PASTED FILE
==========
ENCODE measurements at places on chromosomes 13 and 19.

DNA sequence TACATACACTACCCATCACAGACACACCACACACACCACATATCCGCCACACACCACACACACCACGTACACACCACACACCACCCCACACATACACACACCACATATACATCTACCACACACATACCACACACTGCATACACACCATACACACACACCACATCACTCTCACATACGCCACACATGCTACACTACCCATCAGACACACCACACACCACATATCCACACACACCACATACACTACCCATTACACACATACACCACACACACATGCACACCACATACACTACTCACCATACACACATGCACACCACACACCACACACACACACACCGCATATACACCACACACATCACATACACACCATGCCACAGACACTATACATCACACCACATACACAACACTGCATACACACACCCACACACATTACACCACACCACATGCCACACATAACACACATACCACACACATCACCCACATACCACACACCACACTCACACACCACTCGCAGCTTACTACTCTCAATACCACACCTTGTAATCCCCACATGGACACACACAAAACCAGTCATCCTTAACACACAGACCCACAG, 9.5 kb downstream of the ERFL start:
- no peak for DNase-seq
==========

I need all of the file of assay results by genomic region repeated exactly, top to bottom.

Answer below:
ENCODE measurements at places on chromosomes 13 and 19.

DNA sequence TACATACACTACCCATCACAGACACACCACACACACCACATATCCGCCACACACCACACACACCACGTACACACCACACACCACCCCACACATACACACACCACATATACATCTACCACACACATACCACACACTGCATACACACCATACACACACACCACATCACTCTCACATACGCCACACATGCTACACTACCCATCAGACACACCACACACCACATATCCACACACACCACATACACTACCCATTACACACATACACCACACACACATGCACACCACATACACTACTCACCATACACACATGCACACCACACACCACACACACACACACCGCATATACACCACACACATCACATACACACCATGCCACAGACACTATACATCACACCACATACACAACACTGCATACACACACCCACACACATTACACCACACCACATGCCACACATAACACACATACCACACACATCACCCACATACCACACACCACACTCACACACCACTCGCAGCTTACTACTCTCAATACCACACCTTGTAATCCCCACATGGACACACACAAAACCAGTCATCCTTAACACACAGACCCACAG, 9.5 kb downstream of the ERFL start:
- no peak for DNase-seq